A high-quality handpiece is key to giving your patients the best possible results! And since dental handpieces are a considerable investment, you’ll want to extend their life for as long as possible. Fortunately, there’s a surefire way to ensure you get the most out of these important instruments: dental handpiece maintenance.
Maintaining your dental handpiece isn’t rocket science by any means. However, it’s a fairly intensive process, requiring some extra effort and diligence on your part.
You could write entire volumes on all the ins and outs of maintenance for various handpieces; however, there are key points that apply universally to virtually all of them. Follow this 10-point checklist as a starting point to optimize your dental handpiece maintenance process!
The manual that comes with your dental handpiece should include air pressure specifications. These aren’t mere suggestions -- they're integral to properly maintaining your handpiece!
Landing upon the ideal levels requires a perfect balance, as is highlighted in the manufacturer’s specifications. Ignoring these instructions will leave this critical piece of dental equipment open to severe turbine damage, whether the handpiece is low or high-speed.
A high-quality dental handpiece is a sensitive device, often requiring manufacturer-approved tools for even the most minor maintenance or repairs. You might be tempted to reach for your household pliers to handle a nagging yet small repair -- as much as it might go against your proactive nature, don’t do it! It will likely cause more damage.
If you don’t have the skills or tools to get the job done right, contact the manufacturer or a trustworthy handpiece service company.
When it comes to handpiece repairs, you should ensure that your instruments receive only premium quality handpiece parts. Poor-quality aftermarket parts might seem cost-effective upfront, but you run the risk of damaging your handpiece and voiding its warranty.
Wiping down the handpiece is, of course, necessary both for hygiene and maintenance. Cleanliness is essential to extending the life of all your dental tools.
However, there is a caveat: this process should generally be kept simple. Rely on warm water, potentially with a mild detergent, to wipe down the handpiece before lubrication and sterilization. Nothing more, unless specified by the manufacturer.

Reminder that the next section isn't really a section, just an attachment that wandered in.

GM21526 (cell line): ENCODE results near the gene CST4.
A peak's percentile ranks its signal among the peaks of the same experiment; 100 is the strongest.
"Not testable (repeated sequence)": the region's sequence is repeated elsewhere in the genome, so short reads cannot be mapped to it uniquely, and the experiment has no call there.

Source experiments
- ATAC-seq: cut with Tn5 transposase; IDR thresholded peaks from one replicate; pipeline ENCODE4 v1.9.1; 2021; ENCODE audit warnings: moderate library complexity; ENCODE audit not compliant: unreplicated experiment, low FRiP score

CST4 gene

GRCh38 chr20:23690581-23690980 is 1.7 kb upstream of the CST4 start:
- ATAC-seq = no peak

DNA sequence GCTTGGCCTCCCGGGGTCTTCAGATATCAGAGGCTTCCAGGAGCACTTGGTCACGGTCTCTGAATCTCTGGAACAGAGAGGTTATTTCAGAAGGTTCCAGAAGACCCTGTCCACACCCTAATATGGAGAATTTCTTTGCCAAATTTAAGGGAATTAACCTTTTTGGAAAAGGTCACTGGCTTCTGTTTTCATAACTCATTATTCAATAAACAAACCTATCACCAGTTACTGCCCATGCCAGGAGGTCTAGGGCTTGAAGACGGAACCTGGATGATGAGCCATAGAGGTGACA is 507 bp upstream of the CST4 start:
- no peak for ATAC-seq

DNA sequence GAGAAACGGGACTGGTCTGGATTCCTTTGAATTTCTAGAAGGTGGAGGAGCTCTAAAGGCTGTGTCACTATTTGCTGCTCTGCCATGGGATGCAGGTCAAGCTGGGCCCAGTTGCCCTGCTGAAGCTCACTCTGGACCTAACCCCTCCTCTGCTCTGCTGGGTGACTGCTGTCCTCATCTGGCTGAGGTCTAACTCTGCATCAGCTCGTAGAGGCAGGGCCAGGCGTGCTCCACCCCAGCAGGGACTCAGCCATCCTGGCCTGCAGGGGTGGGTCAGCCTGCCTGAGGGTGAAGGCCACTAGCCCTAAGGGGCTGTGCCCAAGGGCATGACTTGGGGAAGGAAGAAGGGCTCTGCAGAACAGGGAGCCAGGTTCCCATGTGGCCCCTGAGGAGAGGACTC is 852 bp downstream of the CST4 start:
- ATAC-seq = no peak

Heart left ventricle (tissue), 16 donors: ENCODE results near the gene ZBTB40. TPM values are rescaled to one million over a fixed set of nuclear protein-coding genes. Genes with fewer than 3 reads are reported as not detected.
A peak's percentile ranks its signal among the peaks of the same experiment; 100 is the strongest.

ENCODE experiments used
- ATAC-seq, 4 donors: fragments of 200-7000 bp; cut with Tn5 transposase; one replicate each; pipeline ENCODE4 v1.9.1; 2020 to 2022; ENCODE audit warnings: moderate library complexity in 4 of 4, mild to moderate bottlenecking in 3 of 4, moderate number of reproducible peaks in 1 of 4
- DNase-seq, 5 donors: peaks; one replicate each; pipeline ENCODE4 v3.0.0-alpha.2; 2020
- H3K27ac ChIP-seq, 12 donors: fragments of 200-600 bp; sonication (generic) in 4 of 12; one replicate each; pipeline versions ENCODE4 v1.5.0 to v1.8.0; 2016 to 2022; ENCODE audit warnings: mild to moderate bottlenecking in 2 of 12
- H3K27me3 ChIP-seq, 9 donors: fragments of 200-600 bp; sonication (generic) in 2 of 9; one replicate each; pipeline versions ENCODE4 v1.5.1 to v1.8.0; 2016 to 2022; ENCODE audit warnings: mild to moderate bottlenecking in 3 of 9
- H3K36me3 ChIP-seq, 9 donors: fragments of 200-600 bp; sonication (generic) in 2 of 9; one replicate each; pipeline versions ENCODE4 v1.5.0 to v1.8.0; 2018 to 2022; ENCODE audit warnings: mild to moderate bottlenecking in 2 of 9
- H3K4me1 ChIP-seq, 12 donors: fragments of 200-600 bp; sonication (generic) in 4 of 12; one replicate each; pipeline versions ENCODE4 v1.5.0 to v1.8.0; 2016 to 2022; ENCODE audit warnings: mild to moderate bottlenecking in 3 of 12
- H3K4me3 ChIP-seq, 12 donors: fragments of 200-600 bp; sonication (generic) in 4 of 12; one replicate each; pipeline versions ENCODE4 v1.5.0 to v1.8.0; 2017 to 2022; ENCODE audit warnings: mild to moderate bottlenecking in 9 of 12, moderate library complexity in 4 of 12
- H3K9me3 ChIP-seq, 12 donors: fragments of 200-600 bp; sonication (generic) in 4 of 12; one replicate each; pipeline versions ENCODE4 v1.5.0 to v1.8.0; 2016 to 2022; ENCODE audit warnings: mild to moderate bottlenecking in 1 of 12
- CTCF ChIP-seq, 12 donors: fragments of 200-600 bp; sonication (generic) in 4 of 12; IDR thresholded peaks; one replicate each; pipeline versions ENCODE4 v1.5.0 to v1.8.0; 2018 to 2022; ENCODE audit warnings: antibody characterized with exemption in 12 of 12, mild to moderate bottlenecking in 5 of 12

Using strong chemicals is both unnecessary and problematic. Such chemicals can cause harmful interactions during the Autoclaving process.
Lastly, unless the manual tells you otherwise, avoid submerging the handpiece in any liquid.
Thorough lubrication helps the handpiece's internal components entirely purge all harmful bacteria. Removing the bur before lubricating and purging your handpiece allows for the most effective lubricating.
The smaller of the two larger holes in your handpiece is called the drive air port, which should be your vessel for lubricant application. There are other openings found on the equipment, but don't use those! It’s through the drive air port that your lubricant gains direct access to the turbine.
Being stingy with oil might seem to make sense initially, as it would help avoid creating too much internal residue. Still, not being generous enough with your lubricant means it won't do its intended job.
You should ensure that the lubricating oil is visible in the head before you stop applying it.
As was discussed in the previous section, just enough oil is a good thing. But too much of it will risk clogging your handpiece’s bearings.
Upon lubricating your instrument, attach it to the delivery unit tubing. From there, turn on the handpiece for half a minute. Alternatively, you could use an air flush station.
Note that excess oil might be discolored. Repeat the above process until the oil is 100% clear, so you know the handpiece is thoroughly cleaned.
Your fiber optics will become dim and dark when too much debris builds because it adversely impacts light transmission.
To combat this, clean all fiber optic surfaces with a cotton swab and alcohol. Remember not to use any sharp instruments to clean because they can do more harm than good.
When your springs and levers compress during heating, they tend to weaken over time. This drastically hinders your handpiece’s shelf-life.
Release that tension by removing the bur and releasing the chuck levers before sterilizing your handpiece.
Chucks necessitate their own unique care, separate to the rest of your dental handpiece. Most frequently, applying lubricant provides the necessary attention for optimal function. You’ll want to perform this maintenance task at least once a week.
This can be done manually or through various dental equipment care systems.
Dental tools that don’t optimally function make for a substandard patient experience while hampering your ability to provide quality care.
Your handpiece is one of the most integral pieces of equipment you’ll have in your practice, and it must be well maintained! Learn more about premium quality parts, lubricants, and cleaners for your air driven dental handpiece.